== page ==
OCD Dogs

Chhavi Sachdev
Dec 12, 2014 · 2 min read

Puppies chase their tails and chew inappropriate things, and all dog owners take this in stride. But what of dogs who never grow out of these behaviours? In fact, some get more and more obsessive and compulsive about certain actions.

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Only recently have clinicians acknowledged that a small population of dogs can actually have an obsessive compulsive disorder. Owners of these dogs say they can’t distract or stop their pets from actions — such as scratching themselves or chewing a paw — even when the dog is hurting itself.
The silver lining? Researchers are not only figuring out this phenomenon, it’s also bringing them closer to the pathways that determine this disorder in humans.

Scientists at the Broad Institute and Harvard University have isolated genes that could lead to this behaviour in dogs. And since dogs are genetically quite similar to humans, there’s a good chance that these same genes could be malfunctioning in humans, too.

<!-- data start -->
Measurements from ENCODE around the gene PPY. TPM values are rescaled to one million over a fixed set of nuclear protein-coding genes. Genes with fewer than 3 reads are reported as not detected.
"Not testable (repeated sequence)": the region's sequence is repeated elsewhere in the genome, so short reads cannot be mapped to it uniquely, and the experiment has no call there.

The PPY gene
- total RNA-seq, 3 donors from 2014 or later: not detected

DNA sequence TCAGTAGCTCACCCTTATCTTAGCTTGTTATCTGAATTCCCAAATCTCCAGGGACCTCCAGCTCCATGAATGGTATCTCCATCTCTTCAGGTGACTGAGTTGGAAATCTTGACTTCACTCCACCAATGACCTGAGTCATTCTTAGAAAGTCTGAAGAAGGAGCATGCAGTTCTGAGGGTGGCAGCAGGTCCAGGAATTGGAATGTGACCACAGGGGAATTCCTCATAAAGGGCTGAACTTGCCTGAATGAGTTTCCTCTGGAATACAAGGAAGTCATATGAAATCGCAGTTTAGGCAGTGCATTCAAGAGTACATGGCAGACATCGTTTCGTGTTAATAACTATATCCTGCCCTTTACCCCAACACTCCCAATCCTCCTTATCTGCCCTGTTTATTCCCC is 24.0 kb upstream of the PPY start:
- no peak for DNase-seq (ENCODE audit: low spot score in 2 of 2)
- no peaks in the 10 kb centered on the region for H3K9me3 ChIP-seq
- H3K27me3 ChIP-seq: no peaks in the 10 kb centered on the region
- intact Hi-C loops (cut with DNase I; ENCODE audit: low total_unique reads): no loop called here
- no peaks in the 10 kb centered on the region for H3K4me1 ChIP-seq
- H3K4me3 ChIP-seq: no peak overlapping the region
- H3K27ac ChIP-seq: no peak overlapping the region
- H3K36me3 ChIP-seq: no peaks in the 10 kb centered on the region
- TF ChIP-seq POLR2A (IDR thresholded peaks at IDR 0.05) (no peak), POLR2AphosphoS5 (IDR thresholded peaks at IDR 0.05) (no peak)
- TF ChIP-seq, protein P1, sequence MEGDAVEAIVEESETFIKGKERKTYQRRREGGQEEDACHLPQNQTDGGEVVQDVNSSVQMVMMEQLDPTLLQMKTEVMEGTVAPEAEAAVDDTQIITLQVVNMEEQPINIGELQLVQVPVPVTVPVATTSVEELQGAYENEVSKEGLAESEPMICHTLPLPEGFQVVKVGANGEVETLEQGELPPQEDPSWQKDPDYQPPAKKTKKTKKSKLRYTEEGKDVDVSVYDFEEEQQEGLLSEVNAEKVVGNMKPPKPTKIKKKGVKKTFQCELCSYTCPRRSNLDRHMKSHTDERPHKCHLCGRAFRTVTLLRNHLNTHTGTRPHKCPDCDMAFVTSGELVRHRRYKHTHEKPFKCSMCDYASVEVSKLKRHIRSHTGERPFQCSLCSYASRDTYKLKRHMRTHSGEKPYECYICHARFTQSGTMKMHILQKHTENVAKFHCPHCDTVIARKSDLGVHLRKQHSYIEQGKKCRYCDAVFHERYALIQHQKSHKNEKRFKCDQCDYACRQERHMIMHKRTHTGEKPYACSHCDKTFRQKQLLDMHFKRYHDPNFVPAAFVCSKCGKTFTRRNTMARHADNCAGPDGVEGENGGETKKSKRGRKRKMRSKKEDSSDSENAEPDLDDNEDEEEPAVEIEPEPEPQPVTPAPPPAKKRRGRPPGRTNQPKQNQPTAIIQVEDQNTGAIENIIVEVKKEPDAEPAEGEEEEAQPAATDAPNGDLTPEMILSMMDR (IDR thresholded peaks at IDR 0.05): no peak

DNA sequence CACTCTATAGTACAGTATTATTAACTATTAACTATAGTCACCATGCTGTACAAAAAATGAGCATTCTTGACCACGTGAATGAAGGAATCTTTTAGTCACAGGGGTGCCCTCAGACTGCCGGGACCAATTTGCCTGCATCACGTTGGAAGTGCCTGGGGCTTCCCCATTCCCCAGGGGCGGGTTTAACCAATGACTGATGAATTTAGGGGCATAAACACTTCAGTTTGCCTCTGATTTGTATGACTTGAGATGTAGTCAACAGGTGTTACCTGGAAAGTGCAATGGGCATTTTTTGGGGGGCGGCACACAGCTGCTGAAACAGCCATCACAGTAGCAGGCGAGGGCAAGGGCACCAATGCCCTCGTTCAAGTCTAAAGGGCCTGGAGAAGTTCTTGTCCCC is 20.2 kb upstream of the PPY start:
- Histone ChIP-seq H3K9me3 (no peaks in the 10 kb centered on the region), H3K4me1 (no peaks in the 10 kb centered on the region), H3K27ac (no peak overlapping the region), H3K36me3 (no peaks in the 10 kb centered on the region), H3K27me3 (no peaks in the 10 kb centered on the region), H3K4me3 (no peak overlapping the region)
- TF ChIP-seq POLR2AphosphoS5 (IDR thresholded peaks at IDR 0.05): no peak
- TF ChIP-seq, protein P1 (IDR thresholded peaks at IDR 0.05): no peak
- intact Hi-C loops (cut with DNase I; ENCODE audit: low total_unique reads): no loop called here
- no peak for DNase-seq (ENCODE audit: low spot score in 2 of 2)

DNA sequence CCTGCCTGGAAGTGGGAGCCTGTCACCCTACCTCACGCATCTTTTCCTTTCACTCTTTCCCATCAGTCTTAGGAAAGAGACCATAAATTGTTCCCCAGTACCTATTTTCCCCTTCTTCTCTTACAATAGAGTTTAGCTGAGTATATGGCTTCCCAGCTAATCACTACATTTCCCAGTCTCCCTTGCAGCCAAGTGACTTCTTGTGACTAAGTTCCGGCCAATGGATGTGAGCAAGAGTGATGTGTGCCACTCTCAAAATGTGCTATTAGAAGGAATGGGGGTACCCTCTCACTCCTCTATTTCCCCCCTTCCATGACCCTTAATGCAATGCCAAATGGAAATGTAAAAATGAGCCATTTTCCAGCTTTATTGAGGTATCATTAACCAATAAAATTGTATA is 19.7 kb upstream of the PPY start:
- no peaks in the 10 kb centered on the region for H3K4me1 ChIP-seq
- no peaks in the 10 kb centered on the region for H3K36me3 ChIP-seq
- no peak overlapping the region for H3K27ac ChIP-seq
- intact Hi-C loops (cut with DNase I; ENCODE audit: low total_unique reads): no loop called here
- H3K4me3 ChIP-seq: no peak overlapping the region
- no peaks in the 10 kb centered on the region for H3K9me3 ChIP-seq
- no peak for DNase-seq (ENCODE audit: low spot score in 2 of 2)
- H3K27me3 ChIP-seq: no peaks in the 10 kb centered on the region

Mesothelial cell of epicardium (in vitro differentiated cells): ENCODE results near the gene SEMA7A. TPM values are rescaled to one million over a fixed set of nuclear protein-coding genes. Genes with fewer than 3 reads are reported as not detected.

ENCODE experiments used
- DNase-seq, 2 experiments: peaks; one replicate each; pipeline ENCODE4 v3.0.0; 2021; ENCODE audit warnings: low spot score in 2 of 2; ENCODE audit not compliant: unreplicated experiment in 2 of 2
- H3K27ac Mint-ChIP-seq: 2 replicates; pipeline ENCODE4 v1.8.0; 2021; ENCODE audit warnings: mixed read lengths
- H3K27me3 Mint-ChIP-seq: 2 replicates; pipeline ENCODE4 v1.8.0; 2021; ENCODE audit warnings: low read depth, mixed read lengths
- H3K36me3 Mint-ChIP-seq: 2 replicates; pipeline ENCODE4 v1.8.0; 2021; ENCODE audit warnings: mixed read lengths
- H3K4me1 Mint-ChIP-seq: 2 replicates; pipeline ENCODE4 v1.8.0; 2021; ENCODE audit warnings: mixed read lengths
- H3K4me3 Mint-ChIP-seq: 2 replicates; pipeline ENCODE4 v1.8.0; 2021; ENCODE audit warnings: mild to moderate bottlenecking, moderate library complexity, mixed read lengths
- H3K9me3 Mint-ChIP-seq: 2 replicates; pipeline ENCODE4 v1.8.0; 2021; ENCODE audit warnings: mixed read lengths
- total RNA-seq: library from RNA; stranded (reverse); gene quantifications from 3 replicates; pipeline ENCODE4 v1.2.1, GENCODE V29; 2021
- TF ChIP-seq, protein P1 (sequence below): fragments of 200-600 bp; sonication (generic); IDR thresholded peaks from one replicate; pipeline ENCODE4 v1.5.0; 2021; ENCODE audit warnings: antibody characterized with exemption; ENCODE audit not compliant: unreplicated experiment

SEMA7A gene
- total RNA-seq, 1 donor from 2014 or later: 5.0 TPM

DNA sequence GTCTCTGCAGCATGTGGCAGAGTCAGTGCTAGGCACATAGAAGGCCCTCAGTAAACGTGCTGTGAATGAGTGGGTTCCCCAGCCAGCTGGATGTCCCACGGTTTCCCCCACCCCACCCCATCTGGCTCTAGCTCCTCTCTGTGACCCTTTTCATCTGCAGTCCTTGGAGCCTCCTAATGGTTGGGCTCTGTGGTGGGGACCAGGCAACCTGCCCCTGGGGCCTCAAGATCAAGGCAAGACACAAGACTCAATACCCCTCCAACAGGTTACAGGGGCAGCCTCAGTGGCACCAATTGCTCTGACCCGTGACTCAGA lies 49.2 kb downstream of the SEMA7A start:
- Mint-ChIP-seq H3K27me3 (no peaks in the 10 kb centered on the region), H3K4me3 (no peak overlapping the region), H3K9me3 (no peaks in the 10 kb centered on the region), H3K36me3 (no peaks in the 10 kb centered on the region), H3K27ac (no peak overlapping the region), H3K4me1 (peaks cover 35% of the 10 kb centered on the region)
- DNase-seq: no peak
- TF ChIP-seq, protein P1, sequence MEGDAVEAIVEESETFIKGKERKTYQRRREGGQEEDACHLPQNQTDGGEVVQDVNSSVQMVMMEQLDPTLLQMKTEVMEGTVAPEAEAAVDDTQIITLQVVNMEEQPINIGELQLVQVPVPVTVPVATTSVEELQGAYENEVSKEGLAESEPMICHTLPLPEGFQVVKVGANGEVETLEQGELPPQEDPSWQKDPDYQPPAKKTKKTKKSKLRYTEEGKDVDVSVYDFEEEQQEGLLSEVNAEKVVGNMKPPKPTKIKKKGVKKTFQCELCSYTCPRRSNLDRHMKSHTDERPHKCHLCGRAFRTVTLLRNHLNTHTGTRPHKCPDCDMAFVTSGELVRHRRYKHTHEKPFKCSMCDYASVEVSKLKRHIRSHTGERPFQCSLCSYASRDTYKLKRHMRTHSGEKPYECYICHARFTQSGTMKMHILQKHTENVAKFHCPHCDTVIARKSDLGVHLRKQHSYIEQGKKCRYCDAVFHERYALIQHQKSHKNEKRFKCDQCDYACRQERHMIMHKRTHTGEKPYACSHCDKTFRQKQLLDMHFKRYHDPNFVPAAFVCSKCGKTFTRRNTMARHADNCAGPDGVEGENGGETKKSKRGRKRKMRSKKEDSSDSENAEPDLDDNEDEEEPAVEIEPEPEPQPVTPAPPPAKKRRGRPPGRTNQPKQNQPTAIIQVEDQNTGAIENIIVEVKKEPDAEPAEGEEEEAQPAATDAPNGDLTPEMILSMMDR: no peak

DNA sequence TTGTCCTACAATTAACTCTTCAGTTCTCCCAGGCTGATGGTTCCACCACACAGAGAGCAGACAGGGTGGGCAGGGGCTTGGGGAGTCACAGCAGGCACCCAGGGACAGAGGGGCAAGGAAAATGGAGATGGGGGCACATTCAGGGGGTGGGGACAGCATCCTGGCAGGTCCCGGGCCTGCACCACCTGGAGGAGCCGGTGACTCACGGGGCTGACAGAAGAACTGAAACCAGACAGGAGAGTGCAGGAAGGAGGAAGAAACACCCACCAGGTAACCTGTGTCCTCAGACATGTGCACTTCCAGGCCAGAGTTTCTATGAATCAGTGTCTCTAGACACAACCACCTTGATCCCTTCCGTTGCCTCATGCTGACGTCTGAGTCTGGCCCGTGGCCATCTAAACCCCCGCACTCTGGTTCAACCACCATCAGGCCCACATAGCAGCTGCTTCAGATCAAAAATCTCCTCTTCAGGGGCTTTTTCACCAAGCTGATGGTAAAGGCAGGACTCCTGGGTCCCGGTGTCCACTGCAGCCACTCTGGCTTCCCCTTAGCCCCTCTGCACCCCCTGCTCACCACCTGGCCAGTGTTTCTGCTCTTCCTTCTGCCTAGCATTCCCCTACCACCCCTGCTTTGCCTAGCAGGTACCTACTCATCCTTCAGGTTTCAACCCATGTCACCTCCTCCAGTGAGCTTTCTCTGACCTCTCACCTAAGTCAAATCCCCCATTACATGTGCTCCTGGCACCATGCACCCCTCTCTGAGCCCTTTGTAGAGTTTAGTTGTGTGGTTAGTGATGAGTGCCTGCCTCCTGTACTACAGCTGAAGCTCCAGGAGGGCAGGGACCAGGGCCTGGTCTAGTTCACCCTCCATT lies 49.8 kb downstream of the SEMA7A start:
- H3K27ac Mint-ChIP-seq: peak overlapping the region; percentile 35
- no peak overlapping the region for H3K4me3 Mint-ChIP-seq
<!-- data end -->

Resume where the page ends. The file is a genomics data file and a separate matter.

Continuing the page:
“We focus on diseases that dogs and people both get,” said Elinor Karlsson, co-senior author of the study recently published in the journal Genome Biology. “Because the genetic diversity in dog breeds is low — this is why all the dogs in a breed look similar — it is much easier to find the genes that are involved in causing diseases.”

The study started by sequencing and comparing genome sections of 90 OCD diagnosed Doberman pinschers with 60 healthy ones. They searched the genome for regions that differed in the healthy and sick Dobermans, and then compared the questionable areas with those of sick and healthy bull terriers, Shetland sheepdogs, and German shepherds, which are also dog breeds prone to OCD.

Their mapping identified four genes with high mutation rates in the OCD dogs.

“It surprised me that it worked so well! We only needed 16 dogs from four breeds to find four genes linked to dog OCD,” said Karlsson. “In people, we would need to compare hundreds of people with OCD to hundreds of healthy people.”

Additionally, finding a physical underpinning for a psychiatric illness is a huge step in treating it.

“We hope that by understanding the causes of the disease in dogs, we’ll be able to help develop new treatments for dogs and people. We are using the results from our dog work as a kind of clue that tells us where we should look in the human genome,” said Karlsson.

This piece originally appeared in Popular Science India. Reprinted with permission. Chhavi Sachdev reserves the right to be identified as its author.

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